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Thatcher: I fear Ulster will descend into civil war


Former Prime Minister Margaret Thatcher

Former Prime Minister Margaret Thatcher

Former Prime Minister Margaret Thatcher

Prime Minister Margaret Thatcher warned Taoiseach Dr Garret FitzGerald she feared Northern Ireland descending into civil war and the emergence of a Marxist society.

The warning came as she angrily ruled out any question of joint authority, saying it would never be acceptable to unionists who fought with Britain in World War II, according to Irish State papers from 1984 released today.

The private exchanges between the two leaders - carefully described as "rapid and vigorous" in a secret government memo - saw Mrs Thatcher (below) at one point asking Dr FitzGerald if "the future in the south was as dark as in the north".

A memo written by David Nally of the Department of the Taoiseach set out just how hard-htting the meeting at Chequers was on November 19, 1984.

The media famously reported the meeting as difficult, but the memo reveals it was even tougher.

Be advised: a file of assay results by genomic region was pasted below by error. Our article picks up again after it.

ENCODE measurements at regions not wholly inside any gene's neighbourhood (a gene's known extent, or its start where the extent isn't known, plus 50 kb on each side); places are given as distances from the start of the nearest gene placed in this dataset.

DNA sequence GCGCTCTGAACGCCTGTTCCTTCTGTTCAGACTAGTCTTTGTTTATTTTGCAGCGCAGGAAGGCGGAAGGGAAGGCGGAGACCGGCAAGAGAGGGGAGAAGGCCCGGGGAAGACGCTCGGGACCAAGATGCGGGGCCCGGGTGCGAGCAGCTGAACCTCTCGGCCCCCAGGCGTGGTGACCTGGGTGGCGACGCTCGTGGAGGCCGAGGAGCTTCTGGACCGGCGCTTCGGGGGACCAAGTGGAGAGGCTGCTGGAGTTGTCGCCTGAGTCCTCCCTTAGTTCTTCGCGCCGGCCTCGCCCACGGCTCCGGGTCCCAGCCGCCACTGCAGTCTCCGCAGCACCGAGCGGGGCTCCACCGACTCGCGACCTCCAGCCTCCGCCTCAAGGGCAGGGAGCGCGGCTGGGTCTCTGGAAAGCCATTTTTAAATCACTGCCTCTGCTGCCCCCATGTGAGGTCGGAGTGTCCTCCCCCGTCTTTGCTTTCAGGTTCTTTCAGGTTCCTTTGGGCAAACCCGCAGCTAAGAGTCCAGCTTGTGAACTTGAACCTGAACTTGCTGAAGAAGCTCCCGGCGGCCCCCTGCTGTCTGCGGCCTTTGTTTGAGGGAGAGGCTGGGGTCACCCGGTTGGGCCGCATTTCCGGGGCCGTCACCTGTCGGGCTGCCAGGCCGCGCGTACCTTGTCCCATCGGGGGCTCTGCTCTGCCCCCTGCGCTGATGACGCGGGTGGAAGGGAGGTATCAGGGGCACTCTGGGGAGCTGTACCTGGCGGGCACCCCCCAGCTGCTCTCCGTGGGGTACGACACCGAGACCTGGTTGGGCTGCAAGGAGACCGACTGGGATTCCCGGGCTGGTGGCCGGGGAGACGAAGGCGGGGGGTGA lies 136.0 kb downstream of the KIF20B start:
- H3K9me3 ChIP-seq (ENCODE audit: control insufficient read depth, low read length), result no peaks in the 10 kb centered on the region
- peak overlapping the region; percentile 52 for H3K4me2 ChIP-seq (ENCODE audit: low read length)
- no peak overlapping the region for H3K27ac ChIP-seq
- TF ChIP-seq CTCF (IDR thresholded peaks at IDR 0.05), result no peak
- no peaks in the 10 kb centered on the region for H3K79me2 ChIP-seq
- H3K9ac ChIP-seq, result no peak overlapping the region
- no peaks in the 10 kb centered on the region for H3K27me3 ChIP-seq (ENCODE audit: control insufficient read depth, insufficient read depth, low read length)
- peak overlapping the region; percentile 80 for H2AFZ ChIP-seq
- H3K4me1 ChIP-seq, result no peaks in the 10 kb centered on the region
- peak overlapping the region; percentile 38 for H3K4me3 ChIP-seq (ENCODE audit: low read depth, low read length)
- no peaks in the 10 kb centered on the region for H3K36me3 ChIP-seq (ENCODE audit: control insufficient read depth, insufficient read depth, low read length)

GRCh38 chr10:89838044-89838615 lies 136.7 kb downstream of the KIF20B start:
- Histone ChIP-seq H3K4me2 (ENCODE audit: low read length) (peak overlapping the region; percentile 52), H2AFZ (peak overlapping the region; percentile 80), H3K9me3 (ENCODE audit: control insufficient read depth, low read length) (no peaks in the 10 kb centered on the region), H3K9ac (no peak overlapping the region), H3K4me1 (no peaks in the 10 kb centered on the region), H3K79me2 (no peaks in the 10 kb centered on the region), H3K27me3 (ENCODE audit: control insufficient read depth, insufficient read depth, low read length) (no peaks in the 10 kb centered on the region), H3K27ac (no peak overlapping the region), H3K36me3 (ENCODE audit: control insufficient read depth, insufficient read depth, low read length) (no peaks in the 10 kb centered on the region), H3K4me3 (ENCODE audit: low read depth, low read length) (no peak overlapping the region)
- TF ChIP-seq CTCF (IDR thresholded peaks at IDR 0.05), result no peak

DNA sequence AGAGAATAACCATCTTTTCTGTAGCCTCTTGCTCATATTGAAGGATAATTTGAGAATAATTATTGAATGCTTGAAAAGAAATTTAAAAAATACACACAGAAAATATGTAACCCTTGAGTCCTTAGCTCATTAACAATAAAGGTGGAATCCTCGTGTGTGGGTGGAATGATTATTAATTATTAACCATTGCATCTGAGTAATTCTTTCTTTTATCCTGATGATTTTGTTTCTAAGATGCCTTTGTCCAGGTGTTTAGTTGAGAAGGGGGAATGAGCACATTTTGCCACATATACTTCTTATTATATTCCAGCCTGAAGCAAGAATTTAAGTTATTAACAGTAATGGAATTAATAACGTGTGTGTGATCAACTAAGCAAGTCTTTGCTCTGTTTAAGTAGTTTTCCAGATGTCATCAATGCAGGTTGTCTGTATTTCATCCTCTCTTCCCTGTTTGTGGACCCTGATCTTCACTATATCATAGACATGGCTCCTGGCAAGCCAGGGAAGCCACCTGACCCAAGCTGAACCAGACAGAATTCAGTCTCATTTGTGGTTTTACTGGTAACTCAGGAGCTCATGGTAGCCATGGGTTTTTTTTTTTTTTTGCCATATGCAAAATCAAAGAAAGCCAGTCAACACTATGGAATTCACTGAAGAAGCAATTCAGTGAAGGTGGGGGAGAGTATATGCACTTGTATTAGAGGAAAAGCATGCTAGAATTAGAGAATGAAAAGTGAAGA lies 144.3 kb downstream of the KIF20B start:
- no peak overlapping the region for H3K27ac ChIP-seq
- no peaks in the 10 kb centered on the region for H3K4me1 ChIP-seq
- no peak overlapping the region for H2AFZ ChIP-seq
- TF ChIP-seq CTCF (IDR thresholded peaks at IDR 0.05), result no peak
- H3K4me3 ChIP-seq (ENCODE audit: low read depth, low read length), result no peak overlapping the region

In a private letter, sent by Dr FitzGerald to a US friend on December 24, he admitted the meeting was "very direct and, at times, difficult".

The meeting took place just over a month after Mrs Thatcher had narrowly escaped being killed by the IRA in Brighton.

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Mrs Thatcher wanted to focus the meeting on security, but Dr FitzGerald insisted a political deal had to be involved.

Mrs Thatcher also queried the demands of nationalists.

"She cited the Macedonians, the Croats, the Serbs and the Sudeten Germans as examples of minorities who were not, as of right, given particular prerogatives," Mr Nally wrote.

She asked why nationalists should have the right to fly the tricolour when Sikhs living in London don't seek to fly their flag.

"There was a real danger that a Marxist society could develop. She did not ever want that to happen. When she looked at the strategic aspects of the problem she understood what the US feels about Nicaragua."

Mrs Thatcher said she couldn't understand why people were objecting to being "frisked" by the RUC and British Army when improved security would ultimately allow them live in peace and safety.

An Irish suggestion that the Secretary of State for Northern Ireland worked closely with his Irish counterpart was rejected out of hand.

She said: "The unionists would say that you are giving up your constitutional claim but you are coming across the border and don't really need the claim. That would put us well on the way to civil war."

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